“For the 60–70% patients who do not respond well to conventional chemotherapy, we hope by understanding their unique genetic underpinnings and specific responses to novel therapies, we may provide leads for clinical trials to evaluate their clinical efficacy.”
Each year the Research Grants Council, one of Hong Kong’s main research funding bodies, awards large research grants to projects of strategic importance to the long-term development of Hong Kong.
This year Professor Anskar Leung, Li Shu Fan Medical Foundation Professor in Haematology, of HKUMed successfully secured a $42 million HKD funding for his project “Towards Personalized and Innovative Treatment for Acute Myeloid Leukaemia” through the Theme-based Research Scheme in as part of the theme Promoting Good Health.
We spoke with Professor Leung about his project and what keeps him motivated in the fight against one of the most lethal cancers.
Congratulations on securing funding through the RGC Theme-based Research Scheme.
Your project “Towards Personalized and Innovative Treatment for Acute Myeloid Leukaemia”, can you tell us more about your project?
This project aims to study the effects of mutation combinations on blood formation with a view to determine their roles in the initiation of Acute Myeloid Leukaemia (AML), and their response to novel agents. This is accomplished by making use of zebrafish, a model that is uniquely suitable for this purpose.
In addition, our team has established an archive of more than 2000 blood and bone marrow samples from patients with AML that can be used to validate results from zebrafish with respect to specific mutation combination and their roles in AML formation and progression. These AML cells, with well-annotated genetic and clinical information, will become an invaluable source of materials in our AML research.
Furthermore, our team has initiated a few clinical trials at Queen Mary Hospital to test specific treatments for some of the most difficult-to-treat AML subtypes. Patient samples will be carefully collected during the course of treatment for genomic and biologic investigations so that the effects of these treatments can be enhanced and patient outcomes can be improved in the future.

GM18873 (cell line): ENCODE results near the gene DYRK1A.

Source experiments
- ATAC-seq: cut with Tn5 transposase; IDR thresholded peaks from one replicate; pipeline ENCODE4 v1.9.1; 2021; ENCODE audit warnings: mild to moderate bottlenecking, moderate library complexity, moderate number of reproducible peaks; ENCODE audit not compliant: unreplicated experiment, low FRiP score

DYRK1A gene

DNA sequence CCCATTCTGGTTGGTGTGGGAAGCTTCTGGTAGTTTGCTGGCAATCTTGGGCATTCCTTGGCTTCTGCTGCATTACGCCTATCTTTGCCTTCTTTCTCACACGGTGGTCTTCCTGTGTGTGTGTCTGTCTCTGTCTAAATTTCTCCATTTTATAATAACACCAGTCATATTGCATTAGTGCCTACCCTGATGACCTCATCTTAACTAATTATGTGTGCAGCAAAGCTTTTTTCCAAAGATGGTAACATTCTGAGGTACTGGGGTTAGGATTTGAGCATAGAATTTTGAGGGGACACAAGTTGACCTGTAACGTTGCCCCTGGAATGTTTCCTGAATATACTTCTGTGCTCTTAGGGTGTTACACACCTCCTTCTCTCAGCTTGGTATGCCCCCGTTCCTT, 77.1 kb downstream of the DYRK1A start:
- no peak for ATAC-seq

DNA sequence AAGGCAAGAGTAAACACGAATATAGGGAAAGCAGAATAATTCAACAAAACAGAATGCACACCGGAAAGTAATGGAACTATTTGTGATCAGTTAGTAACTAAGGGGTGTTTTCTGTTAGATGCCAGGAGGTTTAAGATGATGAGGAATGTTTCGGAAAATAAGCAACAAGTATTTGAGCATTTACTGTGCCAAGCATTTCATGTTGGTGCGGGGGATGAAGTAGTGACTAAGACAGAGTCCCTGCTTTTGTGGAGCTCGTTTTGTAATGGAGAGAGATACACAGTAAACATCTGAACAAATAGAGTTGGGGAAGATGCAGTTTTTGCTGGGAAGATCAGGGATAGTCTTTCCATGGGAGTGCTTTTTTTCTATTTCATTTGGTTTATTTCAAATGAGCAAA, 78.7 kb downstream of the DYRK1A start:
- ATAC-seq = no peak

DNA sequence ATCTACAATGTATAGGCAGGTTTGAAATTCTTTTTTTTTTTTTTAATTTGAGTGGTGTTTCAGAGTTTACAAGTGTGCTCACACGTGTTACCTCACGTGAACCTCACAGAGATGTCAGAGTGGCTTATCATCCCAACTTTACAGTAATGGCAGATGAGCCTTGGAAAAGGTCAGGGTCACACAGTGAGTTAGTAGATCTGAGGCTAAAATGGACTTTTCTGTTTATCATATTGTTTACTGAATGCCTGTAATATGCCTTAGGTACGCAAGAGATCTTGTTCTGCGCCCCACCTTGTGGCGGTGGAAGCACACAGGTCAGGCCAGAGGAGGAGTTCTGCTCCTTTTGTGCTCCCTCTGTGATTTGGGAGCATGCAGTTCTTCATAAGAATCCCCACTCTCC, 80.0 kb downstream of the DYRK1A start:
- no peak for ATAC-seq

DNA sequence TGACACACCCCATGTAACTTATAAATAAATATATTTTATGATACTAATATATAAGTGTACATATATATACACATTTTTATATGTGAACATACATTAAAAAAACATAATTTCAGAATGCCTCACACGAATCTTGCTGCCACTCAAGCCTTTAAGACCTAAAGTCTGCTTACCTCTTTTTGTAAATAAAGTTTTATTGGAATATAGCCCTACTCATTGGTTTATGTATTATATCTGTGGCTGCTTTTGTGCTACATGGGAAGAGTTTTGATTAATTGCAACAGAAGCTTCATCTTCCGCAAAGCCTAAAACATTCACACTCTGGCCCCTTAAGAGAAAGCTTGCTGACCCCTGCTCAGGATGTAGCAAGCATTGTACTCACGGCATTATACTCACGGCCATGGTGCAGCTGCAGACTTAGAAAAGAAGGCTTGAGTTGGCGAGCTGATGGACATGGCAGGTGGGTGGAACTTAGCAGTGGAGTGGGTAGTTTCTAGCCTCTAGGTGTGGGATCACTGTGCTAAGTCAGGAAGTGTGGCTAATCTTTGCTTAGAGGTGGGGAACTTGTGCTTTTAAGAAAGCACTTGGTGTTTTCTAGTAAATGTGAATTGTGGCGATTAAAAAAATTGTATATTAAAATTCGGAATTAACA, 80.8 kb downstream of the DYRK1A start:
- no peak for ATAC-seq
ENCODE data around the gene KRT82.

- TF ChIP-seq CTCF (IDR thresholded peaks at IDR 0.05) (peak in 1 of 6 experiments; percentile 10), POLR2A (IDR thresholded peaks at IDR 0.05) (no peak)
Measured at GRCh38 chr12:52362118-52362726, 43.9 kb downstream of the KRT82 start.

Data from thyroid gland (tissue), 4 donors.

For this study, you specified that the project would use the Zebrafish as the animal model, why is that? What makes them unique?
Interestingly, the zebrafish genome and the fundamental life processes in this organism are remarkably similar to those in humans.
The process and regulation of blood formation by Zebrafish (known as haematopoiesis) are remarkably similar to those in humans.
Zebrafish are also optically transparent, and their embryonic development is rapid. It takes less than 48 hours for a fertilised egg at one cell stage to grow into a larva with a functional circulatory system with visible blood cells under simple dissecting microscope.
Also, the genome of a Zebrafish is remarkably similar to that of humans and the embryos are highly amendable to genetic manipulation and pharmacological treatment.
Do you have any state-of-the-art technology planned for this project?
For this project, we plan on applying state-of-the-art technologies including genome editing, transgenesis, xenotransplantation, and genomic studies in single cells or in bulk.
The title of your projects mentions personalised treatment for AML, how does this relate to the different mutations in AML and how many mutations have been discovered so far?
With the advent of new sequencing technology in the past decade, new mutations of AML were identified at an unprecedented rate. At present, there are at least 30+ gene mutations frequently identified in AML and the number would likely increase.
On most occasions, these mutations occur in a duo or trio combinations, giving rise to hundreds of possibilities, hence the genetic and clinical diversities that are characteristics of this disease.
Hopefully, the zebrafish model with its high throughput will help us address the issue of genetic diversities of this disease.